“Is it weird I have this urge to say sorry for your loss?” a source-friend texted me last week as Sam Bankman-Fried began his catatonic implosion. My bud, like the half-dozen other people who wrote me with similar notes over the last few days, was of course just giving me shit. But I have charted the rise of S.B.F. and his kin closely over the last three years, and so there is an element of something lost here—although, of course, the narrative of S.B.F. has never been as astonishing.
I first talked to Sam Bankman-Fried in late 2020 when I saw that he was a major donor to a new, somewhat mysterious super PAC, Future Forward, that I was following closely that cycle. He and I talked off the record, but it was clear even then that he was seriously considering becoming a major player in Democratic big-money politics. A few months later I published one of the first interviews with him, where he explained his goal to maximize his net worth, his distaste for CSR programming, and his desire to help Joe Biden think about crypto.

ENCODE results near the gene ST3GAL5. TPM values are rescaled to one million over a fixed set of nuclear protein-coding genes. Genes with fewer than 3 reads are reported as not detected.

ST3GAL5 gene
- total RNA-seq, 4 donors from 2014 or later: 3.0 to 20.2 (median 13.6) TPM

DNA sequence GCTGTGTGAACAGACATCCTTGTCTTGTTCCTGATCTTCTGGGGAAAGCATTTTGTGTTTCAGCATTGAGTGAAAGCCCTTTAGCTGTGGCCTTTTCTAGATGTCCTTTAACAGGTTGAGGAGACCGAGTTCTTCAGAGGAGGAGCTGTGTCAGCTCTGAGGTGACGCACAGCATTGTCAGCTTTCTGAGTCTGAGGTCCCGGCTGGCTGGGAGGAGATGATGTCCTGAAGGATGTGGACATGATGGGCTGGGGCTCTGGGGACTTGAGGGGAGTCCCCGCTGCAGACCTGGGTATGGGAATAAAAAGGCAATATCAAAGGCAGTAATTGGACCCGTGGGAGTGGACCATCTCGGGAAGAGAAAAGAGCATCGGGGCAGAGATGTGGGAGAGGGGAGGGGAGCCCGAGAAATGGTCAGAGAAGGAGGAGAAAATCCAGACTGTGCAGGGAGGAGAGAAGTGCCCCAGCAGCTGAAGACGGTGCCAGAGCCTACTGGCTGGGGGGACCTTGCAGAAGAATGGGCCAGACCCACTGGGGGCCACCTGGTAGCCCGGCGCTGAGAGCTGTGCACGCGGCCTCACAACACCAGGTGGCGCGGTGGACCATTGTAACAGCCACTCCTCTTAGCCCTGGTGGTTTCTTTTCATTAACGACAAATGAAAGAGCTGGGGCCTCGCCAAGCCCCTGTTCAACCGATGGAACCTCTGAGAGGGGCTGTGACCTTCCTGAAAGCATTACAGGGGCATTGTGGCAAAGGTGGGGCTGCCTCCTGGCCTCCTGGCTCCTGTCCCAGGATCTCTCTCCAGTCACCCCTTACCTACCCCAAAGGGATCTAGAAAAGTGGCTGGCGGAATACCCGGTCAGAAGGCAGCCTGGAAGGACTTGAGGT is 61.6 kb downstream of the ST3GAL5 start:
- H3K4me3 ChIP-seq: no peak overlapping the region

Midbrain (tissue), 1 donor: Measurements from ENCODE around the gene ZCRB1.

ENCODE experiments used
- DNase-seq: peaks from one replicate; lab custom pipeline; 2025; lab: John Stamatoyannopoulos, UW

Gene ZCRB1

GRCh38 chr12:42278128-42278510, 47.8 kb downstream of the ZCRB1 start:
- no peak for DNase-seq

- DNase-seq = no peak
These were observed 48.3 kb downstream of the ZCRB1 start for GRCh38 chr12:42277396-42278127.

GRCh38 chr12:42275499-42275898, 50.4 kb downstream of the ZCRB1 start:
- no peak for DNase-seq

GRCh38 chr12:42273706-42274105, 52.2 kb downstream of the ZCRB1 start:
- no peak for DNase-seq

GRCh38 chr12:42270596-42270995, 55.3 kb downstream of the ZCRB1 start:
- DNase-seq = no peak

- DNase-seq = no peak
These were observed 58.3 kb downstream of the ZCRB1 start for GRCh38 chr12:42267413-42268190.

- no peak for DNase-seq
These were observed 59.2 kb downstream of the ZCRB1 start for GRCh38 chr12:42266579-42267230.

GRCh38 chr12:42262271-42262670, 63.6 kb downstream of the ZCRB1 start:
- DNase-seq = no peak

I’ve followed his work very closely ever since—one of my first stories at Puck was about his work alongside Dustin Moskovitz to try and jam a new pandemic agency through Congress; I also wrote about his effort to circumvent Congress through a new ballot measure in California; broke the news about S.B.F. becoming a media investor; and talked with Sam about his crazy $12 million bet on an Oregon congressional candidate that backfired spectacularly. Over the last three years, I’ve also gotten to know his family, friends and advisers in settings both official and unofficial, writing some stories they liked and some they didn’t. Not unusual in the world of philanthropy, there was almost a worshipful attitude toward S.B.F. from his orbit, a sense that they were in the service of one of history’s great men—and a belief from some that they were on a 50-year campaign for influence and impact.